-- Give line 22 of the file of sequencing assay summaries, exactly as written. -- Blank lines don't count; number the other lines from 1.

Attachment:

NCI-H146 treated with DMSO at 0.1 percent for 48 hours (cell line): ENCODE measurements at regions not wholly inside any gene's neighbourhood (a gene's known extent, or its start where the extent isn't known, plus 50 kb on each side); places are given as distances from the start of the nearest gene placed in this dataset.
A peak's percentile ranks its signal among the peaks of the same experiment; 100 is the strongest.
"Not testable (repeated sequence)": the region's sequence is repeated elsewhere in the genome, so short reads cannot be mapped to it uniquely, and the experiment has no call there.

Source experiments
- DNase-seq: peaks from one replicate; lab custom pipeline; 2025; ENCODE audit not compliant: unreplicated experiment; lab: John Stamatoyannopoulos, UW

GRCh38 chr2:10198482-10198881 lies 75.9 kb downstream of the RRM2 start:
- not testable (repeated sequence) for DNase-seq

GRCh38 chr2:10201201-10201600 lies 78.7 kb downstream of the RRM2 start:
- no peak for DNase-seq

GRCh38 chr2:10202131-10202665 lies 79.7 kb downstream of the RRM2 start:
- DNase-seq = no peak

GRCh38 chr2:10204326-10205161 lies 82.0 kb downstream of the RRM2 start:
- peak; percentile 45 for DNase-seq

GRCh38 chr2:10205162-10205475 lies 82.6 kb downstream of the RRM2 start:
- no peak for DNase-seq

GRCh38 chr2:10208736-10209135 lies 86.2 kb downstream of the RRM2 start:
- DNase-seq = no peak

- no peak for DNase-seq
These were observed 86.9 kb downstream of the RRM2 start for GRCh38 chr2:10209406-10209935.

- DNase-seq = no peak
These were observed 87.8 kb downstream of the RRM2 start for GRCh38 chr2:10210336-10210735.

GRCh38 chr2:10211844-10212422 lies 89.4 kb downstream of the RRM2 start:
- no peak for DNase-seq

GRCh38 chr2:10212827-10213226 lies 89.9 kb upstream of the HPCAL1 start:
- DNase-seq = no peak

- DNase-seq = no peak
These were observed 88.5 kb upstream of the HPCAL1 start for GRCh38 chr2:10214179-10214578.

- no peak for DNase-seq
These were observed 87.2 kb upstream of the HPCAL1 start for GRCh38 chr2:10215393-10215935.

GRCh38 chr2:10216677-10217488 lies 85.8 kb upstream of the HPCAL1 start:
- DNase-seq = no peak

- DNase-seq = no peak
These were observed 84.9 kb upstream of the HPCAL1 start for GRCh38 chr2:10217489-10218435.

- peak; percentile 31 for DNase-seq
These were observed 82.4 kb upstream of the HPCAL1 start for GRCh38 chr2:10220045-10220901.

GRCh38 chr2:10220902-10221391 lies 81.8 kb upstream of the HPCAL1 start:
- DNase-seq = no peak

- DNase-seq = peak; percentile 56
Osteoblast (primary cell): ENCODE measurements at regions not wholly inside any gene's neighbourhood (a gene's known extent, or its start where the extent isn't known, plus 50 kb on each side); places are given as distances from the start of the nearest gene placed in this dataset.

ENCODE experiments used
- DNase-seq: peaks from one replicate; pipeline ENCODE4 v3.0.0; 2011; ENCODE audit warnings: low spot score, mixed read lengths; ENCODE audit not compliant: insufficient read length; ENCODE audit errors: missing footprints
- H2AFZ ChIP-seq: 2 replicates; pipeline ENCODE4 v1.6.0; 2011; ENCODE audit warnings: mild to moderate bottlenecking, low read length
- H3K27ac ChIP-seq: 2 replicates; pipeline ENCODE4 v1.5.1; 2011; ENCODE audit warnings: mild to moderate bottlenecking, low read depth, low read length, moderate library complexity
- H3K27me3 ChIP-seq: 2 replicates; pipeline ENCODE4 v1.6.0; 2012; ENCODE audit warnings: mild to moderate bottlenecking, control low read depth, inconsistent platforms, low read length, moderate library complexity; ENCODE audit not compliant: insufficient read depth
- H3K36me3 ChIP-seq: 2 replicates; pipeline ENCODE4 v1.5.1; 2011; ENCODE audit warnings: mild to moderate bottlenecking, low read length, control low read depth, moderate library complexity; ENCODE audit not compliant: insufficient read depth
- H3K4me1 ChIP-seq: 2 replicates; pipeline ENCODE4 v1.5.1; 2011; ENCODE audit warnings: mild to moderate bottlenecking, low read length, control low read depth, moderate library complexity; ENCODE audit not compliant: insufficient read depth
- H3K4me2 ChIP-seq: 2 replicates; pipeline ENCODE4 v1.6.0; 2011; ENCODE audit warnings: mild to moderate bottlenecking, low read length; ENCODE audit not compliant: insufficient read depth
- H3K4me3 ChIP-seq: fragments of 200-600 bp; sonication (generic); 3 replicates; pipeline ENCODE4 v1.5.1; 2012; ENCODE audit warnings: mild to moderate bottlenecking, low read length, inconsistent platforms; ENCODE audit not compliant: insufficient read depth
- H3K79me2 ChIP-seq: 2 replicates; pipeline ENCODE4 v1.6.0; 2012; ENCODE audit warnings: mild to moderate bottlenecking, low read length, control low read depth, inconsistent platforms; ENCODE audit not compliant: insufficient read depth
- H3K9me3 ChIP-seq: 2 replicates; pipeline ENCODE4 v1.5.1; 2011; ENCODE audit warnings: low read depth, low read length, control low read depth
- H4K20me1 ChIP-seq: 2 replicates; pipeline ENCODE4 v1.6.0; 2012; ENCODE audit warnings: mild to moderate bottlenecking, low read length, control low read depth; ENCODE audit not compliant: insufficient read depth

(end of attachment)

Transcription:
GRCh38 chr2:10211844-10212422 lies 89.4 kb downstream of the RRM2 start: